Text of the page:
Kortay Vincent: Personally, if Mizzou doesn't win this game, I won’t view them as seriously. I think without Jurkovec, Boston College is incredibly beatable. Last week their QB was 7-15 against a bad Temple team. I might be in the minority, but in my eyes, this is a game they’re supposed to win, so they need to go take care of business.
Parker Gillam: This was one of the bigger swing games of Mizzou’s season, but now with the Eagles missing Jurkovec, this becomes a must-win game. Having already picked up a loss in-conference, the Tigers need some positive momentum as they enter the thick of conference play. Losing twice in the first four weeks would be brutal, and staying around that ideal 8-win mark would become that much more difficult. This is a measuring stick game against another program looking to make a name for themselves within their conference.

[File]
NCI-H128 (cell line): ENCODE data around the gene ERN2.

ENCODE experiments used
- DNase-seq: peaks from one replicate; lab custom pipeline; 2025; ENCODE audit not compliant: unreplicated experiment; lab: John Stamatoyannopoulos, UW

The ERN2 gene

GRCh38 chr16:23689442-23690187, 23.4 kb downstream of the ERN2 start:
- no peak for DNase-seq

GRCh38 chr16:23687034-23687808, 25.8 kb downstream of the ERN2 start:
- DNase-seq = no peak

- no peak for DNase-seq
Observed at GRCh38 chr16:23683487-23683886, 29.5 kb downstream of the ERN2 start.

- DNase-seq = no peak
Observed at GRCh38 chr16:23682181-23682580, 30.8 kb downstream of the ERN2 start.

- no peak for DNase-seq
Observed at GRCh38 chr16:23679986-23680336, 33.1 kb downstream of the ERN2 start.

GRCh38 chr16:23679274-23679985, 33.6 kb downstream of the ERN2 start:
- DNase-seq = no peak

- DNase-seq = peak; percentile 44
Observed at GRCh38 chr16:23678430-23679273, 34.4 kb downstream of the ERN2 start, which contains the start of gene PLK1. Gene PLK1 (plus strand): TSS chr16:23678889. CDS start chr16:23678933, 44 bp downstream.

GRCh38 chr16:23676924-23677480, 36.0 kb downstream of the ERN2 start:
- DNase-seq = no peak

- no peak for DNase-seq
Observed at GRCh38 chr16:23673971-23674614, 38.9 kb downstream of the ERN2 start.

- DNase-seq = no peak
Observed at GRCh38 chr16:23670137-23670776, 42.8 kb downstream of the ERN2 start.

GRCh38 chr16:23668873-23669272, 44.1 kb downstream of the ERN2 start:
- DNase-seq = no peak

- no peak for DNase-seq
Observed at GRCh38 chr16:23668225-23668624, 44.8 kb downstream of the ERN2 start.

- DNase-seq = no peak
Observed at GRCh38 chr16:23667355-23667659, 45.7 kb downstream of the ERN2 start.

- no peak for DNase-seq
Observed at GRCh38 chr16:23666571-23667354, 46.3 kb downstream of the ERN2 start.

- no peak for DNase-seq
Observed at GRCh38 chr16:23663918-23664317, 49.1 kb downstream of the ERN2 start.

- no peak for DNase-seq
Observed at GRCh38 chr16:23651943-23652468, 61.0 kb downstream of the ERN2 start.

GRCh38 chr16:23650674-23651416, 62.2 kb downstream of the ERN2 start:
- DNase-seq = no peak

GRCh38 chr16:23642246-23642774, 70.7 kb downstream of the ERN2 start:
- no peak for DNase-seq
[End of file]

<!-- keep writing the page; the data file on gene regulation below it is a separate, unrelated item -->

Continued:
Sammy Stava: I don’t really want to call this a must-win game, because I don’t think it would be a complete disaster if the Tigers lose on the road to a Power Five opponent. This won’t make or break their season because there are still winnable games on the schedule with Tennessee, North Texas, Vanderbilt, and South Carolina to get you to six wins and a bowl game at the very least. However, if Mizzou wants to have a 7-5 or 8-4 type of season, there’s very little room for error the rest of the way to make that happen if they lose this one — especially after losing to Kentucky. So yes, it’s a highly important game and one you very much like to take care of especially without Phil Jurkovec— but I’m not pressing the panic button and calling this a must win.